Death Comes For The Archbishop by Willa Cather (1927)

Melinda Padgett, Fine Bookbinding, Santa Cruz, California

“The more I visited in the Southwest,” she wrote in an essay about the novel, “the more I felt that the story of the Catholic Church in that country was the most interesting of its stories. The old mission churches, even those which were abandoned and in ruins, had a moving reality about them; the hand-carved beams and joists, the utterly unconventional frescoes, the countless fanciful figures of the saints, not two of them alike, seemed a deeper expression of some very real and lively human feeling.”


Willa Cather was an uncharacteristically quiet voice of the roaring twenties.  Unlike many of her contemporaries who delighted in inventions of wordplay, her prose was unadorned and straightforward.  The power of her stories was found in the lives of her characters who were unvarnished and transparent in their exposure to the reader.  Today’s masterpiece is a pristine example of her clean, powerful voice.

As Terry Glaspey explains in 75 Masterpieces Every Christian Should Know :

Death Comes for the Archbishop, like the landscape described in its pages, has a sparse, elegant simplicity. Its pace is languid; the story will not be rushed but rather unfolds quietly in the deserts of New Mexico as it records the life of Father Jean Marie Latour, who comes to these barren lands—a vast territory of red hills, towering mesas, and forbidding heat—to take his place as a missionary to the Mexicans and Native Americans who dwell there. Over a period of forty years, Latour spreads his faith with an inward passion and an outward gentleness, dealing with the harsh conditions, the spiritual confusions of his vast flock, openly rebellious and immoral priests, and his nagging loneliness and longing for his home in Ohio.

Throughout the novel Cather evokes the strange magnificence and wonder of the Southwest landscape with such precision that the reader can feel the oppressive sun beating down upon the long and dusty roads the archbishop must travel to minister to his widespread flock, yet still revel in the mystery and timelessness of the desolate landscape. Cather, and her archbishop, show great respect for the Native Americans who live on this land and the spiritual relationship they have with it. Though this is not a novel primarily concerned with the ethics of colonialism, the archbishop is aware of the injustices that have been perpetrated upon these people. Near the end of the book he says, “I have lived to see two great wrongs righted; I have seen the end of black slavery, and I have seen the Navajos restored to their land.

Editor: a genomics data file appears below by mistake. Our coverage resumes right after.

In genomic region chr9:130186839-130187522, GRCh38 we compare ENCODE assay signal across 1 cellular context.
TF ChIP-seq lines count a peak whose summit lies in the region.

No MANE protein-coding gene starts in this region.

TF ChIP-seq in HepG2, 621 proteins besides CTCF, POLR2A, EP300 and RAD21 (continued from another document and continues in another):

Does evangelism ever suffer from embellishment?  Is it possible to exaggerate the gospel?


John 1: 1-5

In the beginning was the Word, and the Word was with God, and the Word was God. The same was in the beginning with God. All things were made by him; and without him was not any thing made that was made. In him was life; and the life was the light of men. And the light shineth in darkness; and the darkness comprehended it not.

D I G  D E E P E R


Willa Cather

Willa Cather

(1873–1947). In such classic American novels as O Pioneers! Willa Cather wrote of people she had known as a girl in Nebraska. Her friends were native Americans as well as European immigrants and their children. She showed how these pioneers were able to adapt to the rugged prairie life in the western area of America. For her depictions of this valiant spirit, Willa Cather won wide acclaim as a novelist.

Willa Sibert Cather was born on Dec. 7, 1873, on a farm near the town of Winchester, Va. The Cather family had been living in Virginia for four generations. When Cather was 9 years old, her father bought a ranch that was located near Red Cloud, Neb. The child was excited by the change from a settled, eastern community to a semifrontier area where she was free to roam outdoors. Often she would ride her pony to a neighbor’s farm and listen to old immigrant women tell stories of their childhood experiences and adventures in Sweden or Bohemia.
There were no schools near the ranch, so she studied at home. A neighbor taught her Latin, and Cather read English classics aloud to her grandmother. When Cather was in her teens the family moved into the village. She attended Red Cloud High School and the University of Nebraska.

After graduation in 1895 she worked on a Pittsburgh newspaper for six years and then taught high school for a time. On vacations she traveled to Europe and the American Southwest.